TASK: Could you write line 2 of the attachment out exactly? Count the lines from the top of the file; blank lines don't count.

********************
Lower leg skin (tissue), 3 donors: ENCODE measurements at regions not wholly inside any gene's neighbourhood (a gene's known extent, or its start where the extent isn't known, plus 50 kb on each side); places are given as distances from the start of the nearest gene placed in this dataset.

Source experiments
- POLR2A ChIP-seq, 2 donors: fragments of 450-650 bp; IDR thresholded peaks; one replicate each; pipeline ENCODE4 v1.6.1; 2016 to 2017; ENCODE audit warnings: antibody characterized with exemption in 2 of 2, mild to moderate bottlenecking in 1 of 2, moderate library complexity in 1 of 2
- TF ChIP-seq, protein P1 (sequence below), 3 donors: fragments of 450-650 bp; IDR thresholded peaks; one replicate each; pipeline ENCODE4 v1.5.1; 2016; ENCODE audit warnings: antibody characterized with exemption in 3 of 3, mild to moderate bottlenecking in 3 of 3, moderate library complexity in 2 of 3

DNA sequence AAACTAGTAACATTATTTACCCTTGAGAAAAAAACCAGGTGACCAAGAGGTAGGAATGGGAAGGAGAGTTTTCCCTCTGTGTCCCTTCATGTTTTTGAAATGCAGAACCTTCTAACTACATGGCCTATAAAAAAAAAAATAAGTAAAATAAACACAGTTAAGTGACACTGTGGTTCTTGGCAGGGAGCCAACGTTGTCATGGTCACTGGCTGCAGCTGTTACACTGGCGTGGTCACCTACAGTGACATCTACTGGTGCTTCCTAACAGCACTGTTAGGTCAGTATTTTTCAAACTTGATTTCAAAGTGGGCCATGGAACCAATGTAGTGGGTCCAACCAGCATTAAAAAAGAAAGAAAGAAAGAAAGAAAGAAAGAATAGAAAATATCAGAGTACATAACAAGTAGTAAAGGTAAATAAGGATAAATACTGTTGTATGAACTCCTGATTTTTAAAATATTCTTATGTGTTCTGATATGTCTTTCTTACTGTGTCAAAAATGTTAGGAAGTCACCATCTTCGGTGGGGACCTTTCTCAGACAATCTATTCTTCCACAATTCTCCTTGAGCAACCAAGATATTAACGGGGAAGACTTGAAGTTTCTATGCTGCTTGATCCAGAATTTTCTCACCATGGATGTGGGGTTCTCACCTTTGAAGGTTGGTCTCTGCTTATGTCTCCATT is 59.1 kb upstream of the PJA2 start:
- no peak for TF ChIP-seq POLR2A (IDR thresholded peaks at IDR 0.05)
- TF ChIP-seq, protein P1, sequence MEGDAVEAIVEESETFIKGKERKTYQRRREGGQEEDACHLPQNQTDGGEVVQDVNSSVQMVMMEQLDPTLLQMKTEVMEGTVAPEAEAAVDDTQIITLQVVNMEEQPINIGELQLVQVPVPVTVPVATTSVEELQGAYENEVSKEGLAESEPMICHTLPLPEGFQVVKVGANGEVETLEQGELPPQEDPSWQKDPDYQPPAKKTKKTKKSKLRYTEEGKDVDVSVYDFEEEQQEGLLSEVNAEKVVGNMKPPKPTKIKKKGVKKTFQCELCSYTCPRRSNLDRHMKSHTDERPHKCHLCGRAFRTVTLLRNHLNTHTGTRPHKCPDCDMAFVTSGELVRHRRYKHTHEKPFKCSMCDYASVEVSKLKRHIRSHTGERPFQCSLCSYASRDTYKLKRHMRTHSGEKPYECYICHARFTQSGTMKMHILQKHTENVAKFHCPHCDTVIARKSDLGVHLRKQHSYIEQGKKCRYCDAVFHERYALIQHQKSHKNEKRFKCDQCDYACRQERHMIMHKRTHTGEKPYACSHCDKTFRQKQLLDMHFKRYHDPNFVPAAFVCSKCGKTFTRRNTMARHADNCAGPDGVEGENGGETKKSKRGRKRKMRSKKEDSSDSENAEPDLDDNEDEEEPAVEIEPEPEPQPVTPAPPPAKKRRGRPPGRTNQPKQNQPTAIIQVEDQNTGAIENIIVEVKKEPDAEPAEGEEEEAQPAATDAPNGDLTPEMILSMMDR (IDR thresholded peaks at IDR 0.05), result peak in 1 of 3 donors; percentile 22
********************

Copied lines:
Source experiments